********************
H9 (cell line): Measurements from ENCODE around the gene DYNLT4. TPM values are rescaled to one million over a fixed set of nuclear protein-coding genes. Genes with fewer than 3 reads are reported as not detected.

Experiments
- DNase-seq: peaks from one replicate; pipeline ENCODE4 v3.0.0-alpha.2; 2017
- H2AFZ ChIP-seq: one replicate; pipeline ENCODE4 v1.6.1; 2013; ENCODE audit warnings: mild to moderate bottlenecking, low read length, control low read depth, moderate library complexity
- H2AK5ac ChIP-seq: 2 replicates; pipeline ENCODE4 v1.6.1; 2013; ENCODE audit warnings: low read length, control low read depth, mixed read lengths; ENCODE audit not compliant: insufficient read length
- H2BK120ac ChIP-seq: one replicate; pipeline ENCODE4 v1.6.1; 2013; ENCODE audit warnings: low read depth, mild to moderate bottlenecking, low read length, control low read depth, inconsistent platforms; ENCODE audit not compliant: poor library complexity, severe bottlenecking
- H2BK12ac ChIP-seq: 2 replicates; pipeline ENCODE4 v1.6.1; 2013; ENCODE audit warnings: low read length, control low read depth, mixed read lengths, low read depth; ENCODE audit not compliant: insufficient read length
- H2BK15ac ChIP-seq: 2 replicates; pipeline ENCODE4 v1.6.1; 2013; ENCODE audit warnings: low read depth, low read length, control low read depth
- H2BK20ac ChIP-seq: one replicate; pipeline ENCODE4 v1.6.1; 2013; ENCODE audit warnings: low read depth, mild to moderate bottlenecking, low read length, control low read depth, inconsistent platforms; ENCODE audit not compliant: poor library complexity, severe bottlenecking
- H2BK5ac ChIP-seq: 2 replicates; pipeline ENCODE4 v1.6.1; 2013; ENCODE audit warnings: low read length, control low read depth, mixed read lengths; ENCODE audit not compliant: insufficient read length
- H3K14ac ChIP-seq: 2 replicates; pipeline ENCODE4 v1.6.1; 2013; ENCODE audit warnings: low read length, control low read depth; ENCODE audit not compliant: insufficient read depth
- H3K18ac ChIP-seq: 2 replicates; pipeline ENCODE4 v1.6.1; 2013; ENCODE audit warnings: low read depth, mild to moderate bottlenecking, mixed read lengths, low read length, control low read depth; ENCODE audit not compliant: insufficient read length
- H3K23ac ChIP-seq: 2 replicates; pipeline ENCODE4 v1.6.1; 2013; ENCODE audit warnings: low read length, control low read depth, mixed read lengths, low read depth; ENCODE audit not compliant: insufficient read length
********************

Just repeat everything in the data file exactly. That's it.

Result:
H9 (cell line): Measurements from ENCODE around the gene DYNLT4. TPM values are rescaled to one million over a fixed set of nuclear protein-coding genes. Genes with fewer than 3 reads are reported as not detected.

Experiments
- DNase-seq: peaks from one replicate; pipeline ENCODE4 v3.0.0-alpha.2; 2017
- H2AFZ ChIP-seq: one replicate; pipeline ENCODE4 v1.6.1; 2013; ENCODE audit warnings: mild to moderate bottlenecking, low read length, control low read depth, moderate library complexity
- H2AK5ac ChIP-seq: 2 replicates; pipeline ENCODE4 v1.6.1; 2013; ENCODE audit warnings: low read length, control low read depth, mixed read lengths; ENCODE audit not compliant: insufficient read length
- H2BK120ac ChIP-seq: one replicate; pipeline ENCODE4 v1.6.1; 2013; ENCODE audit warnings: low read depth, mild to moderate bottlenecking, low read length, control low read depth, inconsistent platforms; ENCODE audit not compliant: poor library complexity, severe bottlenecking
- H2BK12ac ChIP-seq: 2 replicates; pipeline ENCODE4 v1.6.1; 2013; ENCODE audit warnings: low read length, control low read depth, mixed read lengths, low read depth; ENCODE audit not compliant: insufficient read length
- H2BK15ac ChIP-seq: 2 replicates; pipeline ENCODE4 v1.6.1; 2013; ENCODE audit warnings: low read depth, low read length, control low read depth
- H2BK20ac ChIP-seq: one replicate; pipeline ENCODE4 v1.6.1; 2013; ENCODE audit warnings: low read depth, mild to moderate bottlenecking, low read length, control low read depth, inconsistent platforms; ENCODE audit not compliant: poor library complexity, severe bottlenecking
- H2BK5ac ChIP-seq: 2 replicates; pipeline ENCODE4 v1.6.1; 2013; ENCODE audit warnings: low read length, control low read depth, mixed read lengths; ENCODE audit not compliant: insufficient read length
- H3K14ac ChIP-seq: 2 replicates; pipeline ENCODE4 v1.6.1; 2013; ENCODE audit warnings: low read length, control low read depth; ENCODE audit not compliant: insufficient read depth
- H3K18ac ChIP-seq: 2 replicates; pipeline ENCODE4 v1.6.1; 2013; ENCODE audit warnings: low read depth, mild to moderate bottlenecking, mixed read lengths, low read length, control low read depth; ENCODE audit not compliant: insufficient read length
- H3K23ac ChIP-seq: 2 replicates; pipeline ENCODE4 v1.6.1; 2013; ENCODE audit warnings: low read length, control low read depth, mixed read lengths, low read depth; ENCODE audit not compliant: insufficient read length